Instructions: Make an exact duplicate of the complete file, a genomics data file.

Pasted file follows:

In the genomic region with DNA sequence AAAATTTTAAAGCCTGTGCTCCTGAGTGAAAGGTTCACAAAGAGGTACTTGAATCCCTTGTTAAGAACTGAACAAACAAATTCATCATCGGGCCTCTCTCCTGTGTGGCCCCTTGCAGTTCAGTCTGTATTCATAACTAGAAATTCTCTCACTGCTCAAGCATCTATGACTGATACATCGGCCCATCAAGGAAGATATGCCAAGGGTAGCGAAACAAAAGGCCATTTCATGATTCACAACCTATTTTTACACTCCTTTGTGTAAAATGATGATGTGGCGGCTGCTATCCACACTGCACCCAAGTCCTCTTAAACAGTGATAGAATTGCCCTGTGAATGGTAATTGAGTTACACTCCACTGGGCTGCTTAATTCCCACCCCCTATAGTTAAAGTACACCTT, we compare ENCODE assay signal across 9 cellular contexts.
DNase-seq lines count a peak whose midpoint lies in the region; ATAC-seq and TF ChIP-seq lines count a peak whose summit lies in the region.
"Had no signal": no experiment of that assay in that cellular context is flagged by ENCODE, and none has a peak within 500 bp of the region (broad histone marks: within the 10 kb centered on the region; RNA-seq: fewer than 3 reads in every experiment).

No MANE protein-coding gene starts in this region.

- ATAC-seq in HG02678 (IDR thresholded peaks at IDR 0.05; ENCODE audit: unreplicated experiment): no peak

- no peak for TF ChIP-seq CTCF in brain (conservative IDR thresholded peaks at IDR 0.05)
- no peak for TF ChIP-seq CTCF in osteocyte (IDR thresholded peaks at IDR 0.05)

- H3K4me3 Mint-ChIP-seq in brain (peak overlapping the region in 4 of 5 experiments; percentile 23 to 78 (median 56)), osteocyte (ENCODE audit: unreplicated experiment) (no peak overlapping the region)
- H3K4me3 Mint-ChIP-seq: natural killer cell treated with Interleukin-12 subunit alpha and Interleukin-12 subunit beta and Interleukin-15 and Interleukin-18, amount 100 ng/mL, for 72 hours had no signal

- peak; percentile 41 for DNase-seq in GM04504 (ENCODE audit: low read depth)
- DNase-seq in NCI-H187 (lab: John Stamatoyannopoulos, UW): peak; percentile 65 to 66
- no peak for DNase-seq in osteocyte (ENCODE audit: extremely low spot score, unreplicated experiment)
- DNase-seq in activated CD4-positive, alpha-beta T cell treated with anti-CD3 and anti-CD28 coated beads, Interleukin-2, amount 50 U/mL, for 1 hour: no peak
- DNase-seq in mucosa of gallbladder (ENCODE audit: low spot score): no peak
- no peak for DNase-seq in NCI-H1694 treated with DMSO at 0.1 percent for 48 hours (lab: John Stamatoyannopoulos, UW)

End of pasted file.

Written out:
In the genomic region with DNA sequence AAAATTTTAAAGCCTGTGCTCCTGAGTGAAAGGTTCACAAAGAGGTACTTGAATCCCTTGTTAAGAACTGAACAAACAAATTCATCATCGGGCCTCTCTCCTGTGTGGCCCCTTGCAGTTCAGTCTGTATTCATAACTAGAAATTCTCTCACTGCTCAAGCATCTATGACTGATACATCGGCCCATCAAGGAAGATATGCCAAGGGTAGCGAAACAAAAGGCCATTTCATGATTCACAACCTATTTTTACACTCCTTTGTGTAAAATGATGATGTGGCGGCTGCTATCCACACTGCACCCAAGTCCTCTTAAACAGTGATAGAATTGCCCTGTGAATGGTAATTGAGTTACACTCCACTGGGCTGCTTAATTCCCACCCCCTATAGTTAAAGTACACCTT, we compare ENCODE assay signal across 9 cellular contexts.
DNase-seq lines count a peak whose midpoint lies in the region; ATAC-seq and TF ChIP-seq lines count a peak whose summit lies in the region.
"Had no signal": no experiment of that assay in that cellular context is flagged by ENCODE, and none has a peak within 500 bp of the region (broad histone marks: within the 10 kb centered on the region; RNA-seq: fewer than 3 reads in every experiment).

No MANE protein-coding gene starts in this region.

- ATAC-seq in HG02678 (IDR thresholded peaks at IDR 0.05; ENCODE audit: unreplicated experiment): no peak

- no peak for TF ChIP-seq CTCF in brain (conservative IDR thresholded peaks at IDR 0.05)
- no peak for TF ChIP-seq CTCF in osteocyte (IDR thresholded peaks at IDR 0.05)

- H3K4me3 Mint-ChIP-seq in brain (peak overlapping the region in 4 of 5 experiments; percentile 23 to 78 (median 56)), osteocyte (ENCODE audit: unreplicated experiment) (no peak overlapping the region)
- H3K4me3 Mint-ChIP-seq: natural killer cell treated with Interleukin-12 subunit alpha and Interleukin-12 subunit beta and Interleukin-15 and Interleukin-18, amount 100 ng/mL, for 72 hours had no signal

- peak; percentile 41 for DNase-seq in GM04504 (ENCODE audit: low read depth)
- DNase-seq in NCI-H187 (lab: John Stamatoyannopoulos, UW): peak; percentile 65 to 66
- no peak for DNase-seq in osteocyte (ENCODE audit: extremely low spot score, unreplicated experiment)
- DNase-seq in activated CD4-positive, alpha-beta T cell treated with anti-CD3 and anti-CD28 coated beads, Interleukin-2, amount 50 U/mL, for 1 hour: no peak
- DNase-seq in mucosa of gallbladder (ENCODE audit: low spot score): no peak
- no peak for DNase-seq in NCI-H1694 treated with DMSO at 0.1 percent for 48 hours (lab: John Stamatoyannopoulos, UW)